I had been curious about MOOCs since 2011, but my time hadn’t come yet.
One month ago, my chinese colleague started an experience with COURSERA just because she couldn’t analyze, for her phD research, some courses in Italian. We work through a qualitative approach in our research activities, so she started to write and share with me her MEMOS, through an autoethnographical approach. Then she asked me to apply to another type of MOOC, just to share and discuss about our autoethnographies as learners. Of course, we are two researchers engaged with educational technologies and innovation in learning, from one hand, and from the other deeply interested on the learners experiences, mood, impact with regard to their participation in virtual spaces. Right now, we are following a research on quality of networked learning, discussing a lot from the evaluation tools and processes to analyze “quality” to the quality in education itself as concept, with the epistemological issues connected.
Once the attention was put on the issue, what was a blur image, became a sharp (too sharp!) picture: the MOOC had arrived to my life.
The CFHE12 called my attention immediatly: not only the issue was aligned with my research interest (from the policy context to the drivers of organizational and pedagogical change in higher education) but it was one of the most interesting MOOCs I could have ever met, since it is a MOOC on MOOCs!
Promising, I said to myself. My only concern is how I will find the time to study, while struggling with the design of one course, an ongoing field research with interviews, forum analysis, students, and so one. Will my initial motivation be enough? Well, I guess that the situation of those that will follow the CFHE12 will be the same, so…
My colleague starts her experience few days previous to my one. Her motivation is high and her satisfaction during the first two weeks is equally good.
I like the layout of the course as everything is easy to find. In the middle of the page, here is a BIG announcement written by the professor. He informs some very important information for students such as: the learning schedule and the evaluation method. After reading these announcement, I can make a study schedule according to my personal time and convenience.
I just feel everything is at hand: I have all the materials for studying now and opportunities to interact with students from all over the world. It is really amazing.
So she gives me the strenght to start my one.
My feeling is completely different of hers: I struggle to find things. I watch the video-guides at list thirty times. I struggle to find the adequate space to participate. I go back and forth from the initial site to the educational environment…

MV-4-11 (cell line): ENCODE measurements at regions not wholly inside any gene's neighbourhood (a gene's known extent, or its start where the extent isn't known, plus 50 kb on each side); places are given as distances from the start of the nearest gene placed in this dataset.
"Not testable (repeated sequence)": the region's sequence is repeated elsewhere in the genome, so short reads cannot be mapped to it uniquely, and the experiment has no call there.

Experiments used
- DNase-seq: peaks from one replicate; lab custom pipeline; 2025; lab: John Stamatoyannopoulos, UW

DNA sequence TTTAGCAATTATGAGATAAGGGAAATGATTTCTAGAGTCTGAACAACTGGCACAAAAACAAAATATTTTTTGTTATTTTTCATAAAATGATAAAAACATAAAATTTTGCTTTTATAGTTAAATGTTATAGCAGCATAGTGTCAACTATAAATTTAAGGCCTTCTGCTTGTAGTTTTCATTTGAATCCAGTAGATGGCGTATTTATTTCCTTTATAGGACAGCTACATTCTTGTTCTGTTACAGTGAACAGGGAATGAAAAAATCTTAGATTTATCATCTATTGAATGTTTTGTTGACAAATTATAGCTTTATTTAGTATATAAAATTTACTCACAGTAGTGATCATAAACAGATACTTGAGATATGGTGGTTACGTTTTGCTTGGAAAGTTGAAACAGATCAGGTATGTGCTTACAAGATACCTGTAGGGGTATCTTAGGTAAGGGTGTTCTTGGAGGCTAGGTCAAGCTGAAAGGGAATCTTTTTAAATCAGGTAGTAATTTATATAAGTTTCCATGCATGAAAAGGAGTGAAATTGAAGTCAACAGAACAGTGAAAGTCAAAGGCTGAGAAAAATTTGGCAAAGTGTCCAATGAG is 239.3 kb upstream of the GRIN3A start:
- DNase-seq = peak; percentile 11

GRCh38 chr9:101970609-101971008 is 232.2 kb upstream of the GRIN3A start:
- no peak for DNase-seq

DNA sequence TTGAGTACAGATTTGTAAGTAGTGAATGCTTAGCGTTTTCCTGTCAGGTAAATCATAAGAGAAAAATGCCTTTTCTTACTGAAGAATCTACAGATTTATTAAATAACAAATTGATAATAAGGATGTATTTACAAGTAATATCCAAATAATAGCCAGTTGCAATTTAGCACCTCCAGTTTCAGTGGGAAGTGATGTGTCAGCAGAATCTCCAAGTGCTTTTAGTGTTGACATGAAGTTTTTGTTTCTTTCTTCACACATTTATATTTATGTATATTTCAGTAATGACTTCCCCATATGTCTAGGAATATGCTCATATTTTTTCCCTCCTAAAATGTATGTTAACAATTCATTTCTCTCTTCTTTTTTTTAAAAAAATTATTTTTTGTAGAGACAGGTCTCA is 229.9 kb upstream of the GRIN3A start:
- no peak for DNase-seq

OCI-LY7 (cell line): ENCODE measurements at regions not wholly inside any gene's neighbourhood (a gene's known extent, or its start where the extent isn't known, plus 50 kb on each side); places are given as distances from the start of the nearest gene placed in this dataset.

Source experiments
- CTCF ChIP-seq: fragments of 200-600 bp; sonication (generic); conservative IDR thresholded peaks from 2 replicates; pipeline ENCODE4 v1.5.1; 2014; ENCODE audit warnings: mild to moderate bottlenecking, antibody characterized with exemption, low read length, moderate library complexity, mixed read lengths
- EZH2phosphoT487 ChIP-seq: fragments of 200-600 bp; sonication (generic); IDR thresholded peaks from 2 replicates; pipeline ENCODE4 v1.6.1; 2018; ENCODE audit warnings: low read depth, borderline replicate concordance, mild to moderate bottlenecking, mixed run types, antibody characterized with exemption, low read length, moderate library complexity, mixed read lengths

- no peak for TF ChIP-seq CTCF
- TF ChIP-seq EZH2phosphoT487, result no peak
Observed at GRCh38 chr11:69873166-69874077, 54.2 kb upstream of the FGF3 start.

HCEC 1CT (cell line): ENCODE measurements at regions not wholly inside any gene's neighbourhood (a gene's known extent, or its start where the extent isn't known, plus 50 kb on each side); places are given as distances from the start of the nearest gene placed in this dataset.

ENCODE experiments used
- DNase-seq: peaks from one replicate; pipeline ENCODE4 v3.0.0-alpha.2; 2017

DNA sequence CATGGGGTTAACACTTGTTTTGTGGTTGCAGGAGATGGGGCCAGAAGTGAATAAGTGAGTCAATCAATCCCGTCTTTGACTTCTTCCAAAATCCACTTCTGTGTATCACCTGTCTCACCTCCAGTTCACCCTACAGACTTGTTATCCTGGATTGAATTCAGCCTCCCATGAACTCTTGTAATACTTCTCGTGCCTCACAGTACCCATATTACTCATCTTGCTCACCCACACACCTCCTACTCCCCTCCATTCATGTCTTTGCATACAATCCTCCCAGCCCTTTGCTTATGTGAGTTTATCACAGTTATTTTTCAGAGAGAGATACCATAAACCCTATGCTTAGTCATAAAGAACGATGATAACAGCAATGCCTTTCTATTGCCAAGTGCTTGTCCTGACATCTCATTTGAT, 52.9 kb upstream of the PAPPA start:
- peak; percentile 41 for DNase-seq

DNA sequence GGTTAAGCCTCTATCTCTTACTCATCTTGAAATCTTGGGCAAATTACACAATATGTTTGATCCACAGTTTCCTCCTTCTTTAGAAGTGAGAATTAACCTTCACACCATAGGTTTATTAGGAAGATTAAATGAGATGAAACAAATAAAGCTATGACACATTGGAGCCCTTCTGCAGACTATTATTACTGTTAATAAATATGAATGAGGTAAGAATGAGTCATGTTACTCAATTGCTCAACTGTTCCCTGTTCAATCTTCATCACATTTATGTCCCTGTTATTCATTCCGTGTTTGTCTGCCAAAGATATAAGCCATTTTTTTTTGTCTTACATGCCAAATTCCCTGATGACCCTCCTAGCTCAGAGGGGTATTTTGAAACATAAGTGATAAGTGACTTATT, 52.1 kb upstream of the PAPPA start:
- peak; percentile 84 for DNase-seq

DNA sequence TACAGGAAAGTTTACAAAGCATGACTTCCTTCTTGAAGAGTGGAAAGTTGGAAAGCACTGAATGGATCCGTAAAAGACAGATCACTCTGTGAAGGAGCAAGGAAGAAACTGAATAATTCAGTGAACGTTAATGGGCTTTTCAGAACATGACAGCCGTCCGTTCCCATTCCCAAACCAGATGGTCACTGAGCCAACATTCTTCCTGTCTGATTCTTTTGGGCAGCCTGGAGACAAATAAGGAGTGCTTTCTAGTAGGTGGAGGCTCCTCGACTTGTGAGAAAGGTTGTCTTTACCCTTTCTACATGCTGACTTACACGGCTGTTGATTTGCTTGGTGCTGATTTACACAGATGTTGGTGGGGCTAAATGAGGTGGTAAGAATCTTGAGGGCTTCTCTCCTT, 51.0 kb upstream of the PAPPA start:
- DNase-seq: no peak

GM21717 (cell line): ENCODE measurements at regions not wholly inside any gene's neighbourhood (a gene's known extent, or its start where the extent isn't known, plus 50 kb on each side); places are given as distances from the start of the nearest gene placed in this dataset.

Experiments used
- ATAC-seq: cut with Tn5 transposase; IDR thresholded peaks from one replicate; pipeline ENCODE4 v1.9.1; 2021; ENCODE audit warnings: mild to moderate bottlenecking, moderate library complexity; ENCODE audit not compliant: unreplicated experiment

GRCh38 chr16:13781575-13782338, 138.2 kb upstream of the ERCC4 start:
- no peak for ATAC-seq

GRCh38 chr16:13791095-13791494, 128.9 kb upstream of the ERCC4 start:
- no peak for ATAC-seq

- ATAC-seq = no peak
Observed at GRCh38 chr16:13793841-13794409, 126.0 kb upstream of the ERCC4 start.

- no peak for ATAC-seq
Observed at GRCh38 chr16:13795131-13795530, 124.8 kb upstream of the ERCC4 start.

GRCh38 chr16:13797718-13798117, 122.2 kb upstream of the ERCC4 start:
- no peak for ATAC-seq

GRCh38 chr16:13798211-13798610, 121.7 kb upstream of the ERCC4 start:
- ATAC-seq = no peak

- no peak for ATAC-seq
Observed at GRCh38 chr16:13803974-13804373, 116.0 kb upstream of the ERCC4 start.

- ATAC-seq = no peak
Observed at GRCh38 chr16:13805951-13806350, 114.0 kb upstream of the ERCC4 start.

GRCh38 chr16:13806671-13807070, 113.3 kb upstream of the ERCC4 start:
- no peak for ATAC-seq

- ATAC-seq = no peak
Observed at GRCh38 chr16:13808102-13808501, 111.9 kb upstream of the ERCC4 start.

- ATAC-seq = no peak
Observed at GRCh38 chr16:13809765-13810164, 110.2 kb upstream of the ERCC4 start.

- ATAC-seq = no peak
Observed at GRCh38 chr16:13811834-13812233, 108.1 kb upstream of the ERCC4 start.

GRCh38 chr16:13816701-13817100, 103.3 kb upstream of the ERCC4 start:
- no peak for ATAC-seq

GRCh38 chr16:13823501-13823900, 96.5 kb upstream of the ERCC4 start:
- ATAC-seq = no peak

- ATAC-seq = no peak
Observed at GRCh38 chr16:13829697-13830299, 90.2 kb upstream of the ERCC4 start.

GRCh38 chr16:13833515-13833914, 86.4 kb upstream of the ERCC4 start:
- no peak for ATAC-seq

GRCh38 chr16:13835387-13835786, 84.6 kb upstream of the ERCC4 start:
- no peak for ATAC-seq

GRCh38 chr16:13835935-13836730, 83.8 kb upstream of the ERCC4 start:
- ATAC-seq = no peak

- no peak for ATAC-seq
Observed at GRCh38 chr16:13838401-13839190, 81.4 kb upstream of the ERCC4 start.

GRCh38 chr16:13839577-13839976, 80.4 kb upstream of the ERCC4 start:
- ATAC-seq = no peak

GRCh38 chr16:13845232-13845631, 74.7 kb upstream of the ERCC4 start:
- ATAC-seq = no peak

And everyday I receive the newsletter collecting all the blog posts. Blog posts? Yes, everyone can make the own choice.
I start reading the proposed papers, which are quite interesting. While reading, I notice that I’m in the middle of the week, and I keep receiving the complex newsletter without having done nothing yet.
There is nice people and nice discussions and post virtually EVERYWHERE, but my day is done of 24 hours and 25% of that time should be dedicated to sleep.
I like Downes and I appreciate very much his work. But when I start to see 150 emails with his name in my box (which, for the sake of my ubiquitous work and life, follows me in the personal computer, my tablet and my mobile phone, with diverse types of ringtones and sounds recalling me the new email), much of this steem is converted in anxiety. I’m overwhelmed.
This first feelings are not in vane.
This make me recall my own students complains with regard to the issue of organization of things, and how annoying these type of complains are to me: I like caos, I like freedom and taking my OWN decisions about what and when to learn. So, if I should be coherent, the CFHE12 is offering me an unique opportunity to LEARN about my self as student. To try what my students could try.
And then, to learn about the topic.
So, after paying attention to my emotions and reflections, let’s now pass to the future of higher education and the technologies.
Research professor at University of Padua, Department of Philosophy, Sociology, Pedagogy and Applied Psychology. Former Ramon y Cajal researcher at the Faculty of Education and Psychology (Universitat Oberta de Catalunya).
PhD in Education and Cognitive Science and Master in Adult Education (Ca' Foscari University of Venice) Degree in Psychology (University of Buenos Aires).
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